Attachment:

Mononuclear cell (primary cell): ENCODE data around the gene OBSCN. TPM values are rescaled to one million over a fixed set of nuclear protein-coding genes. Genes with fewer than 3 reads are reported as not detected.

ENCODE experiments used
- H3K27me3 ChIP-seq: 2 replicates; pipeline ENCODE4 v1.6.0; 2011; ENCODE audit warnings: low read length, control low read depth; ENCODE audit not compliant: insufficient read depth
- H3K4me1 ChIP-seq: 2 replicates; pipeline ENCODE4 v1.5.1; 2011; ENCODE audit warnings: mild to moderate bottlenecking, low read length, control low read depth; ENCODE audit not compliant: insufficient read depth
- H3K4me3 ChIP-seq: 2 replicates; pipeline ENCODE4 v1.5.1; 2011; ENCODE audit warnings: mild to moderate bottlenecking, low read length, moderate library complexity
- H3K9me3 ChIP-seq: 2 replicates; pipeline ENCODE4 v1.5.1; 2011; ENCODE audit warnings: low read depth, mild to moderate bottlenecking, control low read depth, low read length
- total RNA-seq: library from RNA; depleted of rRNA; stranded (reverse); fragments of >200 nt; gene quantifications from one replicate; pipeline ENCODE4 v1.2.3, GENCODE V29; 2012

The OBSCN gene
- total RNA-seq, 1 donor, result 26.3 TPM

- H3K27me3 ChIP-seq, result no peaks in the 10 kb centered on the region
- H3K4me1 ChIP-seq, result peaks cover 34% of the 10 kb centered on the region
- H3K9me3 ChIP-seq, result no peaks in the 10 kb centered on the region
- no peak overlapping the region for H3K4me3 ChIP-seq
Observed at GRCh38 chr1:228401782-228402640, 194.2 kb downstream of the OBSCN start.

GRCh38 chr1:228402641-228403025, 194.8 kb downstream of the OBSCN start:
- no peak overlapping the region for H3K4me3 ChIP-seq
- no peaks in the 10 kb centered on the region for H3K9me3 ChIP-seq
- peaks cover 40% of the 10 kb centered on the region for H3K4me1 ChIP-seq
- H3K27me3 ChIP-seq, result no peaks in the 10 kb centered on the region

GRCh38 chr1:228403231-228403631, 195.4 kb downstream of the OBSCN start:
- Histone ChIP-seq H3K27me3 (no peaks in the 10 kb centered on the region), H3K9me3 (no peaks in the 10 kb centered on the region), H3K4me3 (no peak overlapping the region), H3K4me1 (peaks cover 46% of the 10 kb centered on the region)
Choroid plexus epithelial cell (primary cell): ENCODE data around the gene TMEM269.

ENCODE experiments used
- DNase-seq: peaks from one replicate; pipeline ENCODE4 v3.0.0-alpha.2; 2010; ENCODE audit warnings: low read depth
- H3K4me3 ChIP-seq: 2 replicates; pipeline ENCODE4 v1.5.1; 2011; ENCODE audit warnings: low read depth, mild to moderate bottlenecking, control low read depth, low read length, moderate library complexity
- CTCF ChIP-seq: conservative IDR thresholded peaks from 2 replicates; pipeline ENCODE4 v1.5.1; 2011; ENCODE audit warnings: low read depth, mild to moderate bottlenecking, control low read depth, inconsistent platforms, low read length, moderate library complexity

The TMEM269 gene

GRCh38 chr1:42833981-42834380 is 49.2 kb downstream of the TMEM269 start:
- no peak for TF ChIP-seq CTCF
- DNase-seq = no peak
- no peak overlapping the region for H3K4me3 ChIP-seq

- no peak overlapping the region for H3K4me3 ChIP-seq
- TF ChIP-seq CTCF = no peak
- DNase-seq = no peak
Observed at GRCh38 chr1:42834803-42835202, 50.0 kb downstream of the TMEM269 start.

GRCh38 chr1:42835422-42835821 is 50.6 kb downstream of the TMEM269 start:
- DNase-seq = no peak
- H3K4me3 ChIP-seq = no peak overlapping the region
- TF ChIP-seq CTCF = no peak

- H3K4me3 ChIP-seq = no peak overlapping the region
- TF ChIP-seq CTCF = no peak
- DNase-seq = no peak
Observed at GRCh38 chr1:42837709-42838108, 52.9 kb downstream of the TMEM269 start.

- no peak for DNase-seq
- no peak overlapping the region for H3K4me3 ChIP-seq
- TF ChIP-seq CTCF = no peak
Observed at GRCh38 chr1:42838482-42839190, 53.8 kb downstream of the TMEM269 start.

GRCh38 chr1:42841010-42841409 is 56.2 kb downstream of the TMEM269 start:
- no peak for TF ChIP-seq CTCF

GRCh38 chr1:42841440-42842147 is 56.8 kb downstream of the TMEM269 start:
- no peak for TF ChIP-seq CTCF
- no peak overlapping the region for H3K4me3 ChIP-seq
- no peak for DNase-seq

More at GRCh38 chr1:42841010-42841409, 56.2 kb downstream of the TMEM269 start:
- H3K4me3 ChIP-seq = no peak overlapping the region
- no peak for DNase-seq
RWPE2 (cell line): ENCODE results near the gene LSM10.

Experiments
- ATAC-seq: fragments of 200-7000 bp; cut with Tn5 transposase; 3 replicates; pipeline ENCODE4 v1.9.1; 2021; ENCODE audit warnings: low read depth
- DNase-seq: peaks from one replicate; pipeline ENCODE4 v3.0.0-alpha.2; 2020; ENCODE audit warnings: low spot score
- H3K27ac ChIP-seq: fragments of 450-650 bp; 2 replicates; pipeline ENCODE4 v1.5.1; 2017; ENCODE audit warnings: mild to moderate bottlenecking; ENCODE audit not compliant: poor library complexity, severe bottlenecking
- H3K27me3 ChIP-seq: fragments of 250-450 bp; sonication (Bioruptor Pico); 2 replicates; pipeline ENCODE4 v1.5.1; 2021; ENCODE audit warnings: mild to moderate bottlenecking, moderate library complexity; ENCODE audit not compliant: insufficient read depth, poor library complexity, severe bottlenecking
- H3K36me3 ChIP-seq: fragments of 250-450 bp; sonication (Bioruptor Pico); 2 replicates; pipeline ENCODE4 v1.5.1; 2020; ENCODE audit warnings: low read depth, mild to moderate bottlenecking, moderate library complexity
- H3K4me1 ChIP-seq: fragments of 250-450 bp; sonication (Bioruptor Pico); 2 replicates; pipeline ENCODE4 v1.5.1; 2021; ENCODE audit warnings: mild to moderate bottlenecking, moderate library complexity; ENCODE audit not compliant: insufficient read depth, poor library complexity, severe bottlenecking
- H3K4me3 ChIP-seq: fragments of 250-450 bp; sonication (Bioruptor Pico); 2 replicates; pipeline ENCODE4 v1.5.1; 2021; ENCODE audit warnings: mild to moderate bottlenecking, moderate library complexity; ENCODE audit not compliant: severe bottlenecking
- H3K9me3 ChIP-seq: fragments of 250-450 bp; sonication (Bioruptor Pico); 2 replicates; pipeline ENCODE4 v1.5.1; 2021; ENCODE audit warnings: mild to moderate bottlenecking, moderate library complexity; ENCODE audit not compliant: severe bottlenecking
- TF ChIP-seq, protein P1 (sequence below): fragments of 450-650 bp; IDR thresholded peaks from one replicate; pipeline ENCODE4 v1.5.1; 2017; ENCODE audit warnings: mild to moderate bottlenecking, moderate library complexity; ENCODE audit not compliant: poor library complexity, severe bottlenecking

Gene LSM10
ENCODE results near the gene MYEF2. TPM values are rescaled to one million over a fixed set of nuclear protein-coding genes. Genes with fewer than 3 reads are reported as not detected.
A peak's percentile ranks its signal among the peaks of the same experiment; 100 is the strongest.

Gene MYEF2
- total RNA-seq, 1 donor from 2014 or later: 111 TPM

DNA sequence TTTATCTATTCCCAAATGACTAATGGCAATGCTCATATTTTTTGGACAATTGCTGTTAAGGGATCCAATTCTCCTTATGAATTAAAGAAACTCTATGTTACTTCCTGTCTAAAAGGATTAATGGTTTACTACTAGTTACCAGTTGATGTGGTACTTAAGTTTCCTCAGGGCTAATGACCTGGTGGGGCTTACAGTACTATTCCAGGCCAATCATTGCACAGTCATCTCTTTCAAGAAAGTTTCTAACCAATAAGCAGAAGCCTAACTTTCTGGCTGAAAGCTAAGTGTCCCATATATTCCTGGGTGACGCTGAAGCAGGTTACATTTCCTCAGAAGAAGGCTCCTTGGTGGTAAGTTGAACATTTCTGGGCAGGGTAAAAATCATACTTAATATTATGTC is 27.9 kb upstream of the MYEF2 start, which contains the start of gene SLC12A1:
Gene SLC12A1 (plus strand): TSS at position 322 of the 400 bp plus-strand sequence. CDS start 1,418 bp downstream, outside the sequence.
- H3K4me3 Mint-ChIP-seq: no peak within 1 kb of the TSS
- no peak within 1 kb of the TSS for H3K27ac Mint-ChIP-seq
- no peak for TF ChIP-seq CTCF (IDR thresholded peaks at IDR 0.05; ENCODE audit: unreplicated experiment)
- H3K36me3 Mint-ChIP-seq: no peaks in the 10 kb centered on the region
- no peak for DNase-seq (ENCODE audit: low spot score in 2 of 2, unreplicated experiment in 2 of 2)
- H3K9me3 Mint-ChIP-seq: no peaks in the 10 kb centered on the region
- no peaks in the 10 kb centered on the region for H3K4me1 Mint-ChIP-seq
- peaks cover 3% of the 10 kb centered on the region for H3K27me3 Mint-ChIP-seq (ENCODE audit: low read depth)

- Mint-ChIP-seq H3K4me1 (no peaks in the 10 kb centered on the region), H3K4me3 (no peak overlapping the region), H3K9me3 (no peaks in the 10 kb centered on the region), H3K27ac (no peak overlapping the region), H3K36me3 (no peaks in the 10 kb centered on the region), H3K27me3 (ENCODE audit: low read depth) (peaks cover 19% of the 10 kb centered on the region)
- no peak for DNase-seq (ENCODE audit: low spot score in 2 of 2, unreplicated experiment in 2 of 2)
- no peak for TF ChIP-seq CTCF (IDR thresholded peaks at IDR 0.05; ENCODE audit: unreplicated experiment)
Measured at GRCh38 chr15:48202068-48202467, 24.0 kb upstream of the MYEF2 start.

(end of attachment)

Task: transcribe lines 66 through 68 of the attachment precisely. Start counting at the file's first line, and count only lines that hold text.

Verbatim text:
- H3K9me3 ChIP-seq: fragments of 250-450 bp; sonication (Bioruptor Pico); 2 replicates; pipeline ENCODE4 v1.5.1; 2021; ENCODE audit warnings: mild to moderate bottlenecking, moderate library complexity; ENCODE audit not compliant: severe bottlenecking
- TF ChIP-seq, protein P1 (sequence below): fragments of 450-650 bp; IDR thresholded peaks from one replicate; pipeline ENCODE4 v1.5.1; 2017; ENCODE audit warnings: mild to moderate bottlenecking, moderate library complexity; ENCODE audit not compliant: poor library complexity, severe bottlenecking

Gene LSM10